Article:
One more thing about the craft of writing: Only the omniscient narrator technique--which Fitzgerald employs--can show characters in shameful acts and show what they're thinking, and the circumstances in which they got there, and how they "need" money in order to "survive." I wonder if now, in nearly 2010, this novel is not more important than in 1922. More than ever, _The Beautiful and Damned_ is a national portrait. (I can see how "spending" money could be the "sex" in the novel.)

Advice: Read this novel while in New York, if possible. The first time I read _The Beautiful and Damned_, I was living near 123rd (me, a Westerner!). I looked up every address in the novel (except for the gray house near Cos Cob, Conn.) and got to know New York through this novel. In fact, I could almost pick out their final apartment in Harlem near 127th.
29 internautes sur 33 ont trouvé ce commentaire utile 
3.0 étoiles sur 5 My Thoughts of the Beautiful and the Damned 10 octobre 2003
Par Un client - Publié sur Amazon.com
Format:Broché
My thoughts of: The Beautiful and the Damned
The Beautiful and the Damned, by F.Scott Fitzgerald, is an exciting novel that brings friendship. Love, and confusion of young life all together. "here eyes were gleaming ripples in the white lake of her face; the shadows of her hair bordered the brow with a persuasive unintimate dusk." The author clearly tries to describe the joy and sorrow of finding a new love throughout this novel. Fitzgerald shows the ups, downs, confusions, and oddness of how love begins, lingers, and in some cases, ends.
Anthony Patch begins as a young, well educated, and wealthy man. He acts like a regular young man, engaging in drinking, associating with peers, and finding love. He stumbles upon love through a friend, Richard Caramel, an interesting author. Richard's cousin, Gloria, is an attractive young lady who sparks a flame in Anthony's eyes almost instantly. They create what may be love but gradually realize that alcohol and greed soon replaces it all.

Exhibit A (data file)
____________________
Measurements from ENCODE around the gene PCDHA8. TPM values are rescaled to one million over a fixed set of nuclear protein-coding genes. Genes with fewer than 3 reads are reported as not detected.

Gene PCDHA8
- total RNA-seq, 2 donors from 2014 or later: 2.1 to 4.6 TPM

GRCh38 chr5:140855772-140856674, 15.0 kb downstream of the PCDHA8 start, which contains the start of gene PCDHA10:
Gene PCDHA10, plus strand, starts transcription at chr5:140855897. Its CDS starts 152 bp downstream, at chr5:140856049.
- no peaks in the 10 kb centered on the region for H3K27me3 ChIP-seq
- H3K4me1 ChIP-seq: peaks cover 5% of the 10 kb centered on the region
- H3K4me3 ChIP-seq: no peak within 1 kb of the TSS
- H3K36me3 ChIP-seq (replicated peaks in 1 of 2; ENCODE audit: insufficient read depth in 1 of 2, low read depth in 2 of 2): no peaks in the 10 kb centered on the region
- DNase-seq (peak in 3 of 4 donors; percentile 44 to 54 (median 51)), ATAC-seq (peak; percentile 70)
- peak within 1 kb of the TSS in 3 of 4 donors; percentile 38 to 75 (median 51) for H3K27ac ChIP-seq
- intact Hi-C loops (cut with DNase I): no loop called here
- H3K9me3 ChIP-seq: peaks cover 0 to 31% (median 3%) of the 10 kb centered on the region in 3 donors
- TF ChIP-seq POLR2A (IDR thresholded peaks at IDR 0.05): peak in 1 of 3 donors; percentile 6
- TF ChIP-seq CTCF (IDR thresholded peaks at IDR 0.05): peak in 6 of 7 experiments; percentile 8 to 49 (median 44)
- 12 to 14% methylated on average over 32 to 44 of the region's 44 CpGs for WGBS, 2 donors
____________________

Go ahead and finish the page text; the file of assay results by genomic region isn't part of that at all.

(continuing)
The setting of this novel seems perfectly fit for the story. It switches from one impressive city to the next, Boston and New York City. A big city naturally puts these characters into play. The activities they persue, and every young person dreams of, fall snuggly into Boston Massachusetts and New York City. Dancing, dining out, and drinking, done so often they become almost as natural as breathing, all activate their fancy high life.
The characters in this novel bring back the old fashioned yet, somehow, modern ways of the young. The protagonist, Anthony Patch, signifies a highly opinionated person which shows throughout the story as he places himself in deep discussions with Gloria, the antagonist. The deep discussions also occur with Maury and Richard, some of their closest companions. Maury and Richard both get along great, but they characterize very different people. For instance, Richard loves writing. Writing almost addictively, searching for a new character to create always stays on his mind. Maury, a lot like Anthony, stands as an opinionated person who gives the two much to talk about, which only adds more interest to the story. Gloria conversates as well, but mostly about things only appealing to her. Gloria presents what Anthony and Maury call a "childish" kind of glow. Though she seems childish, this feature actually attracts people to her the most. All the characters play an interesting and important role in this book.
The Beautiful and the Damned, definitely worth reading, shows the realism of everyday life in the 1920's. F.Scott Fitzgerald portrays the life of the young and how easily it might self destruct through greed, material wants, and alcoholism. Fitzgerald proves that the fairytale of married life among the wealthy rarely happens. Money, though abundant, possibly means a lack of love and other ingredients that fuel a healthy life. Money turns into the only reason Gloria stays with Anthony. Though this book may seem fantasy-like at first, it breaks through the candy coated appearance of wealthy life in the early 1920's